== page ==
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Authors: Gill Harvey

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BOOK: The Spitting Cobra
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‘At the end, dear,’ replied the woman, pointing. ‘Last house before the gate.’

‘Thank you,’ Isis gulped, and set off again, dodging people as she ran. For some reason, a crowd had gathered outside the house of Rahotep. Breathless, she began to wriggle her way through until she could see the door. But then she stopped. The door was firmly shut, and two stern guards stood on either side of it.

.

The three village elders gathered around the priest of Serqet.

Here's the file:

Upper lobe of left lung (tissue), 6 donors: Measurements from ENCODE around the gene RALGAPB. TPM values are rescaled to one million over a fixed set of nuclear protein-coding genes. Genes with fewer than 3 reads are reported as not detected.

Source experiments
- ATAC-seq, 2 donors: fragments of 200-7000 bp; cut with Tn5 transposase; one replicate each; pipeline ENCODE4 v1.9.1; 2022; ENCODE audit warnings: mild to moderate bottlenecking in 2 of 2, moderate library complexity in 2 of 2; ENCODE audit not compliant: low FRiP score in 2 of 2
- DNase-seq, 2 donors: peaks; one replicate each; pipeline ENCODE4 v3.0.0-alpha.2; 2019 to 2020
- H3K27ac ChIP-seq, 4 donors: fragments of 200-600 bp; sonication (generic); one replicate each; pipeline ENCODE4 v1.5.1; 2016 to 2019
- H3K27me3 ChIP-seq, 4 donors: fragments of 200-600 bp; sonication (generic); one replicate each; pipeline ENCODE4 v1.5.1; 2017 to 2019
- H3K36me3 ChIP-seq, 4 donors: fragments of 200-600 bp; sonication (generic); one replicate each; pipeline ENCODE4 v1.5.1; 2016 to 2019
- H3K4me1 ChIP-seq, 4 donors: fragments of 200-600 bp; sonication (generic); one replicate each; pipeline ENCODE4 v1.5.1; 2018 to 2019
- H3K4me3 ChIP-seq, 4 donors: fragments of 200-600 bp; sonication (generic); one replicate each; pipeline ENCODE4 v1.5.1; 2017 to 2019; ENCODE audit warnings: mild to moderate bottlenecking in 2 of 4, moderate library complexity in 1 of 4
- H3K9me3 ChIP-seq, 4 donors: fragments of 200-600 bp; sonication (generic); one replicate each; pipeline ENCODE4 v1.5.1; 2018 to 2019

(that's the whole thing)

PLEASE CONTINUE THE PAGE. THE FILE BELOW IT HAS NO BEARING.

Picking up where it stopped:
‘We have come to see the painter Seti,’ said Khonsu.

‘I know,’ replied Rahotep. ‘But you are too early. He needs to rest.’

‘We’ll see him anyway.’ Baki jerked his head towards Hopi. ‘And get rid of this boy.’

Rahotep regarded him calmly. ‘I cannot do that,’ he said. ‘That boy’s destiny is intertwined with that of Seti. He must stay.’

The three men looked at each other. ‘He can’t do any harm,’ said Nakht.

Baki shrugged. ‘I suppose not.’

‘Take us to Seti,’ ordered Khonsu, turning back to the priest.

Rahotep had no choice. He led the way into the back room where Seti lay still in the cool, dim light. He seemed to be asleep, but as the men gathered around him, he spoke.

‘Who’s there?’ the painter asked in a hoarse voice.

‘Can you hear me clearly?’ asked Rahotep.

Seti licked his lips. ‘Yes. But I am thirsty.’ With a struggle, he sat up.

Rahotep fetched a beaker of water, and placed it to Seti’s lips. ‘The elders of the village are here,’ he said. ‘They wish to talk to you.’